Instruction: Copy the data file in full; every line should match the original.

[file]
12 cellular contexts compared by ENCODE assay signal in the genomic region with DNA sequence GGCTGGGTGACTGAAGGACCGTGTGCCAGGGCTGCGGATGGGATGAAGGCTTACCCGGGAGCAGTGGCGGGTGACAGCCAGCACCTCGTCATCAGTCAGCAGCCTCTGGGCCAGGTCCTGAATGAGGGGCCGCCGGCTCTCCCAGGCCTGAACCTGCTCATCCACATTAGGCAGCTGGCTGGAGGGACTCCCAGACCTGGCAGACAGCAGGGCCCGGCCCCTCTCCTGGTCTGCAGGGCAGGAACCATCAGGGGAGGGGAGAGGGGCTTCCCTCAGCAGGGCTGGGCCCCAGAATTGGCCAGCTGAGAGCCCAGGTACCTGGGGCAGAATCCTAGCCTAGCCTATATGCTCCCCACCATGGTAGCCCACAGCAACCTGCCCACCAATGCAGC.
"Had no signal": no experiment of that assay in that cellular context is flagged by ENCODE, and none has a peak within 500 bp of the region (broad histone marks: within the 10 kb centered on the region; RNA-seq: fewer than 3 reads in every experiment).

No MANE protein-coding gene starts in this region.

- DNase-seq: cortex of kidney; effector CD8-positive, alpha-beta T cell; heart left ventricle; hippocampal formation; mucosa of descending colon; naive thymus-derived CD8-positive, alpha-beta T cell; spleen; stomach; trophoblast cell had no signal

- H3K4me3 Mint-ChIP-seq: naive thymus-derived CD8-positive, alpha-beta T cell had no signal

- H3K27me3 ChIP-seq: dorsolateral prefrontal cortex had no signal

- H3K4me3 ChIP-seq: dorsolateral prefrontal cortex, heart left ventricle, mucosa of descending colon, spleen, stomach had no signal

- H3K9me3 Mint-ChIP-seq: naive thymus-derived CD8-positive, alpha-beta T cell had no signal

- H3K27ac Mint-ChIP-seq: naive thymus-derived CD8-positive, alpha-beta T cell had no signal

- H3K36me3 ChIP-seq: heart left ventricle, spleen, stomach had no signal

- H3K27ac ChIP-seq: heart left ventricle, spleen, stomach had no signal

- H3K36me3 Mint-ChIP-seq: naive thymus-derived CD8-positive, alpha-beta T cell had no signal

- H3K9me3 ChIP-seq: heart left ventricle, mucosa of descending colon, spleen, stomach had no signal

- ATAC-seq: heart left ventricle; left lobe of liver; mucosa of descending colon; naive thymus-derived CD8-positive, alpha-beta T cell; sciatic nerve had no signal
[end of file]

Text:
12 cellular contexts compared by ENCODE assay signal in the genomic region with DNA sequence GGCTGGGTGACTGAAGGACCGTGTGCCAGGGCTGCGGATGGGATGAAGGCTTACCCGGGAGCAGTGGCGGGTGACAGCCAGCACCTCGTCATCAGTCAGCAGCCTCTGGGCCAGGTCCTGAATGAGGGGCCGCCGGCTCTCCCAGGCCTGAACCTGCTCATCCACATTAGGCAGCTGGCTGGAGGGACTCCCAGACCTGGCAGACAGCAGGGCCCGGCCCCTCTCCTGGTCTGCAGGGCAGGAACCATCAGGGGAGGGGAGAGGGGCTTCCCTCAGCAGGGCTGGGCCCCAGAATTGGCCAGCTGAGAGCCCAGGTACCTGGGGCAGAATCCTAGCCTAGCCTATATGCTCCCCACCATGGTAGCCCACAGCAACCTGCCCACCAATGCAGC.
"Had no signal": no experiment of that assay in that cellular context is flagged by ENCODE, and none has a peak within 500 bp of the region (broad histone marks: within the 10 kb centered on the region; RNA-seq: fewer than 3 reads in every experiment).

No MANE protein-coding gene starts in this region.

- DNase-seq: cortex of kidney; effector CD8-positive, alpha-beta T cell; heart left ventricle; hippocampal formation; mucosa of descending colon; naive thymus-derived CD8-positive, alpha-beta T cell; spleen; stomach; trophoblast cell had no signal

- H3K4me3 Mint-ChIP-seq: naive thymus-derived CD8-positive, alpha-beta T cell had no signal

- H3K27me3 ChIP-seq: dorsolateral prefrontal cortex had no signal

- H3K4me3 ChIP-seq: dorsolateral prefrontal cortex, heart left ventricle, mucosa of descending colon, spleen, stomach had no signal

- H3K9me3 Mint-ChIP-seq: naive thymus-derived CD8-positive, alpha-beta T cell had no signal

- H3K27ac Mint-ChIP-seq: naive thymus-derived CD8-positive, alpha-beta T cell had no signal

- H3K36me3 ChIP-seq: heart left ventricle, spleen, stomach had no signal

- H3K27ac ChIP-seq: heart left ventricle, spleen, stomach had no signal

- H3K36me3 Mint-ChIP-seq: naive thymus-derived CD8-positive, alpha-beta T cell had no signal

- H3K9me3 ChIP-seq: heart left ventricle, mucosa of descending colon, spleen, stomach had no signal

- ATAC-seq: heart left ventricle; left lobe of liver; mucosa of descending colon; naive thymus-derived CD8-positive, alpha-beta T cell; sciatic nerve had no signal